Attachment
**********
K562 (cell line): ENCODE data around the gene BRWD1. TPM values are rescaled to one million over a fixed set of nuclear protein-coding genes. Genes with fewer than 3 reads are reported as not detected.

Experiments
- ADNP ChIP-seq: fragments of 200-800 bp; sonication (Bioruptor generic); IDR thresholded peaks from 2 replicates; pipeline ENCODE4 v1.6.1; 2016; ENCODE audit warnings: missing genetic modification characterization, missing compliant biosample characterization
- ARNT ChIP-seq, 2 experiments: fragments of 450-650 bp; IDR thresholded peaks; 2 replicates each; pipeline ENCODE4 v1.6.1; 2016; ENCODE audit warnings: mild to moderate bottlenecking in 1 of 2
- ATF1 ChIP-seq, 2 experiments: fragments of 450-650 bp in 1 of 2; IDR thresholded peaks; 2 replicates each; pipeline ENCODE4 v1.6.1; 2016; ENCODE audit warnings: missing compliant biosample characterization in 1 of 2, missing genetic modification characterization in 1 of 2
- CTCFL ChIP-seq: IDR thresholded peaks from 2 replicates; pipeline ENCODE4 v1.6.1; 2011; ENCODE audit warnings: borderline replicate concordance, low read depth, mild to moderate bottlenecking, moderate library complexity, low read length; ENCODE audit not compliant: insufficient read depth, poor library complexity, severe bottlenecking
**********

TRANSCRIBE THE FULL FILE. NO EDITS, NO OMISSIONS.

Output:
K562 (cell line): ENCODE data around the gene BRWD1. TPM values are rescaled to one million over a fixed set of nuclear protein-coding genes. Genes with fewer than 3 reads are reported as not detected.

Experiments
- ADNP ChIP-seq: fragments of 200-800 bp; sonication (Bioruptor generic); IDR thresholded peaks from 2 replicates; pipeline ENCODE4 v1.6.1; 2016; ENCODE audit warnings: missing genetic modification characterization, missing compliant biosample characterization
- ARNT ChIP-seq, 2 experiments: fragments of 450-650 bp; IDR thresholded peaks; 2 replicates each; pipeline ENCODE4 v1.6.1; 2016; ENCODE audit warnings: mild to moderate bottlenecking in 1 of 2
- ATF1 ChIP-seq, 2 experiments: fragments of 450-650 bp in 1 of 2; IDR thresholded peaks; 2 replicates each; pipeline ENCODE4 v1.6.1; 2016; ENCODE audit warnings: missing compliant biosample characterization in 1 of 2, missing genetic modification characterization in 1 of 2
- CTCFL ChIP-seq: IDR thresholded peaks from 2 replicates; pipeline ENCODE4 v1.6.1; 2011; ENCODE audit warnings: borderline replicate concordance, low read depth, mild to moderate bottlenecking, moderate library complexity, low read length; ENCODE audit not compliant: insufficient read depth, poor library complexity, severe bottlenecking